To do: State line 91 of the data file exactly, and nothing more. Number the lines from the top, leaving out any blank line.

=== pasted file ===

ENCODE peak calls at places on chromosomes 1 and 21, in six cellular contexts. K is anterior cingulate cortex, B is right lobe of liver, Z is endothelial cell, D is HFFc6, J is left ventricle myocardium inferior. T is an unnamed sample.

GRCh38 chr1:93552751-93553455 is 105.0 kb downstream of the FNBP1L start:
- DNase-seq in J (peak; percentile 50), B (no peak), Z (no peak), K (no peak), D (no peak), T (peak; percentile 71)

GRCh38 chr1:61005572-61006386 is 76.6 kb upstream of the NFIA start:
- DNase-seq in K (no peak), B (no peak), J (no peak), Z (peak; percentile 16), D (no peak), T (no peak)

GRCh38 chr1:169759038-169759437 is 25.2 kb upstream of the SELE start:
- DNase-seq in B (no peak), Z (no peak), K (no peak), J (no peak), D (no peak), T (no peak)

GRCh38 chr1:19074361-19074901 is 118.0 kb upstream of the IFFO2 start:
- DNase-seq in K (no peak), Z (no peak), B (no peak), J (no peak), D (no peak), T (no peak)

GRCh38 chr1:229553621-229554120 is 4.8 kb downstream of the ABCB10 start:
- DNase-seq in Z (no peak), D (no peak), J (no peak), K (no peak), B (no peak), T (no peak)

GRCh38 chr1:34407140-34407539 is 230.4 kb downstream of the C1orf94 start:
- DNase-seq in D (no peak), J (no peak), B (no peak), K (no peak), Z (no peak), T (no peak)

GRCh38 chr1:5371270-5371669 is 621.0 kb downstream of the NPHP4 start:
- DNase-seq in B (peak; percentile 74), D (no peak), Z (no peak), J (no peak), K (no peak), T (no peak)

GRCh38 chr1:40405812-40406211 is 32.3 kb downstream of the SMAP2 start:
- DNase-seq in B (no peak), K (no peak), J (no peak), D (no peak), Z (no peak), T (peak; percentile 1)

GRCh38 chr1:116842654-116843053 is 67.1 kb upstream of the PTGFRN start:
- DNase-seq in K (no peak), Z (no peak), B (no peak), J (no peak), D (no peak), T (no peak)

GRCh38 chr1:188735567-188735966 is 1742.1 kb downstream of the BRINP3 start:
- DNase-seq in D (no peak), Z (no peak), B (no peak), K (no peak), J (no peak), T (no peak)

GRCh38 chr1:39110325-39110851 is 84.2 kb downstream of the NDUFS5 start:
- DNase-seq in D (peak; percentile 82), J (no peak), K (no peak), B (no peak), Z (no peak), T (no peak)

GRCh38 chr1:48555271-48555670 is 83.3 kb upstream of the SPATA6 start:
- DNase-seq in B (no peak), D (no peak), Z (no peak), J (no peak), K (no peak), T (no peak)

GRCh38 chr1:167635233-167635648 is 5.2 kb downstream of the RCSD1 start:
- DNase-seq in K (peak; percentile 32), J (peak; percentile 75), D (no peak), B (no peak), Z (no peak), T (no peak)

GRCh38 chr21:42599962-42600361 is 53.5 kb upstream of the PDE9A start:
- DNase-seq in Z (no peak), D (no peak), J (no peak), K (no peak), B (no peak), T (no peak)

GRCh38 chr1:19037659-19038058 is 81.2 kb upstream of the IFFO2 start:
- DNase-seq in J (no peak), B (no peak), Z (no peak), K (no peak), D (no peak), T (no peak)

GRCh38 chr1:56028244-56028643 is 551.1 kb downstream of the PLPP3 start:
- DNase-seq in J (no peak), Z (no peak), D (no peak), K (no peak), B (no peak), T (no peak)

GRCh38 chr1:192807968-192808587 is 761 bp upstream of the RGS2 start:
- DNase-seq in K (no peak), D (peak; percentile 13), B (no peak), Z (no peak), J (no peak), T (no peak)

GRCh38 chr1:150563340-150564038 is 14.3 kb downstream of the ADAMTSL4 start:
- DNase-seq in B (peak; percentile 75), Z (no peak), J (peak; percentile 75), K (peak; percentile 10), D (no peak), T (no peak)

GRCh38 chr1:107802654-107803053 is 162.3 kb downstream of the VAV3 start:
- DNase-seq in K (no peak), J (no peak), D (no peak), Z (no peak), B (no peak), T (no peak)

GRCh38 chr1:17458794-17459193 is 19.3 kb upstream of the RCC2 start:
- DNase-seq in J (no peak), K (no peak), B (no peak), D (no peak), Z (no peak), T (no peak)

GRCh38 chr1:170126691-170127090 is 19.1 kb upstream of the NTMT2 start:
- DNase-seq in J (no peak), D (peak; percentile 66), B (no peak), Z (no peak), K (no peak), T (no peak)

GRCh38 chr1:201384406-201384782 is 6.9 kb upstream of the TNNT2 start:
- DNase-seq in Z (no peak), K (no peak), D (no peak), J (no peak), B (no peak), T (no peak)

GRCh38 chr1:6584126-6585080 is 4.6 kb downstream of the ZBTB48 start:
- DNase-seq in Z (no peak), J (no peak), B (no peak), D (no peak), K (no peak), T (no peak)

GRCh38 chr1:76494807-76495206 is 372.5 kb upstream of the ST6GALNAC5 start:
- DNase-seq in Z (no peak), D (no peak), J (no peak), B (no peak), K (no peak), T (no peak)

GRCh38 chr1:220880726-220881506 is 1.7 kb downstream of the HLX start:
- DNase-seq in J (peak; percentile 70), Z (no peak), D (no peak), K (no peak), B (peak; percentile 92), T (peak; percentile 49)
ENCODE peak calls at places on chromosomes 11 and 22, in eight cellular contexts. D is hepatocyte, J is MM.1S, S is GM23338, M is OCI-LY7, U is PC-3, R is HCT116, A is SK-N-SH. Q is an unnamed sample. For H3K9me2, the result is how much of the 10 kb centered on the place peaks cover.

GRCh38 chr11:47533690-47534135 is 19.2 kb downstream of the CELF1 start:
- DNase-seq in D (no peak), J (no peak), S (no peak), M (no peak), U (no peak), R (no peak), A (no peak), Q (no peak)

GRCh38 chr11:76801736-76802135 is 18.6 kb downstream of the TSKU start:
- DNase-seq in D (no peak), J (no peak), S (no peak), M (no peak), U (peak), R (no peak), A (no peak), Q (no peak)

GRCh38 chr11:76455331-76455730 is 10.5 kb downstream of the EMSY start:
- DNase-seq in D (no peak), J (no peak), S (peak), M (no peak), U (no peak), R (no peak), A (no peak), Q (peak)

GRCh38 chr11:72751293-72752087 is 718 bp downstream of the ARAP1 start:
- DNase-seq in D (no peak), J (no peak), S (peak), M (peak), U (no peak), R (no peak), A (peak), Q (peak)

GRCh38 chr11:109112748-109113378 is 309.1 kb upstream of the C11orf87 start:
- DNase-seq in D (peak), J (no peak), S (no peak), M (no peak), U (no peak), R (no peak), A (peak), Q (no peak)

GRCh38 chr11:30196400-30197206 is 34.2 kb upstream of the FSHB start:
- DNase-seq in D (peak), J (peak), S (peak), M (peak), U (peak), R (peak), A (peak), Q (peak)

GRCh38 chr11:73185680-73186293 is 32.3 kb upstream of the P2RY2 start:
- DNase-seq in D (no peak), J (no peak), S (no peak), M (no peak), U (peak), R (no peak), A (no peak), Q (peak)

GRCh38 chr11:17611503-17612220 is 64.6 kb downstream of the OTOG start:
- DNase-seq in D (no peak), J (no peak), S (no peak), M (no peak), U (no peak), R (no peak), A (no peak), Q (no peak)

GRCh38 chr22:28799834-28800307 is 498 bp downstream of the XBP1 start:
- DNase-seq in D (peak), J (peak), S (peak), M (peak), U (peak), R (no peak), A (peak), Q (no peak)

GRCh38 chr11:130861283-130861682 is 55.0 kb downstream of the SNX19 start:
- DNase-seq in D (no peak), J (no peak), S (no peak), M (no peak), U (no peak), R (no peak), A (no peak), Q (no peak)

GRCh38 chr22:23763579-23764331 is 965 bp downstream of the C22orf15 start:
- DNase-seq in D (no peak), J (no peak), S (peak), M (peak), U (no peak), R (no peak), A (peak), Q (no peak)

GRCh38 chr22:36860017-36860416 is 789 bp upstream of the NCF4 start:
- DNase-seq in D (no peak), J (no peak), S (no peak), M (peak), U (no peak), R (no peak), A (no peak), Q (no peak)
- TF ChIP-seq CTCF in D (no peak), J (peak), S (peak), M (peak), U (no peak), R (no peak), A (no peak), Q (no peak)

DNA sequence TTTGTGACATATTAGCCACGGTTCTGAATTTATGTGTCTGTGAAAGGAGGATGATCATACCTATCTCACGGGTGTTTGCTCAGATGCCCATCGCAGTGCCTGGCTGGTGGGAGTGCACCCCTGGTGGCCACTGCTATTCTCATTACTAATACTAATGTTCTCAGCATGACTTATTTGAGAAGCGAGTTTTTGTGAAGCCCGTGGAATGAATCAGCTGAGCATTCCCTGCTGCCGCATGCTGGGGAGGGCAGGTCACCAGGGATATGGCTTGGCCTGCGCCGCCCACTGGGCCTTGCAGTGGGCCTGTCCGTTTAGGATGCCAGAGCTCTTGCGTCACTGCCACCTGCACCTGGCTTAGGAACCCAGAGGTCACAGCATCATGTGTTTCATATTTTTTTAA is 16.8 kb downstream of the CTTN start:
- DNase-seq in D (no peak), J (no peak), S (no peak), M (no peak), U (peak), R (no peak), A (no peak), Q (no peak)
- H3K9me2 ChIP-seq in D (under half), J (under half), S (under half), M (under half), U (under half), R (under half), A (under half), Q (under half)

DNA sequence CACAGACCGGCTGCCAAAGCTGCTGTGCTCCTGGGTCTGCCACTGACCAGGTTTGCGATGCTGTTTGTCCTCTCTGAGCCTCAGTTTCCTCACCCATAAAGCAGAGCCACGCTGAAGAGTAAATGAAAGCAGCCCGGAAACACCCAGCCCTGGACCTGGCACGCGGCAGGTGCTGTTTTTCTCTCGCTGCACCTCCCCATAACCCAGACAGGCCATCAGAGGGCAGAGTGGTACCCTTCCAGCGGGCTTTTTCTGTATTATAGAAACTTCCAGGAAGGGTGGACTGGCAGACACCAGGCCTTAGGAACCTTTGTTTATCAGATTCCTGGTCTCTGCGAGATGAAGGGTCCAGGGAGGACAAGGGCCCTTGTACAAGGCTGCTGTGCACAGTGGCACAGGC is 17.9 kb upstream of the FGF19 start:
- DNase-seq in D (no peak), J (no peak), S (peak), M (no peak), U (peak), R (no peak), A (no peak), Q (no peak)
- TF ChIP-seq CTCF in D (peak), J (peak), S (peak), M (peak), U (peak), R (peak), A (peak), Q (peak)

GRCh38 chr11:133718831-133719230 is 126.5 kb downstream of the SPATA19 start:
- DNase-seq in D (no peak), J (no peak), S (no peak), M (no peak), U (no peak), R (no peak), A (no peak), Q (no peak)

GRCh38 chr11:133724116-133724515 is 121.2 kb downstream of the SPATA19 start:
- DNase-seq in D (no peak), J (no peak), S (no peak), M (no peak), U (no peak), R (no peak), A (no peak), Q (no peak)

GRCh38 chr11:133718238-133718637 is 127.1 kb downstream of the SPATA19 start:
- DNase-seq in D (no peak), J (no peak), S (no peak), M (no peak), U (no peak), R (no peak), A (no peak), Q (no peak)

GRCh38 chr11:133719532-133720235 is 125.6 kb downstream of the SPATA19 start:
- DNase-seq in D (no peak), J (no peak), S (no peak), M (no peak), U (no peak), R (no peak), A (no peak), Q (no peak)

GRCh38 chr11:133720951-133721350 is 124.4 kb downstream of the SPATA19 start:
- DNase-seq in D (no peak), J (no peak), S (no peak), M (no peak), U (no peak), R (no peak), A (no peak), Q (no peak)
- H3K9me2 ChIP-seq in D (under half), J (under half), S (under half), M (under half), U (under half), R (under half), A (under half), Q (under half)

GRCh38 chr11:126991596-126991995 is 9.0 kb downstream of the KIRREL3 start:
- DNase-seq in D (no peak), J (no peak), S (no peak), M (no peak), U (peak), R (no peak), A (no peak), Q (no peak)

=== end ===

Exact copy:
- DNase-seq in D (no peak), J (no peak), S (no peak), M (no peak), U (no peak), R (no peak), A (no peak), Q (no peak)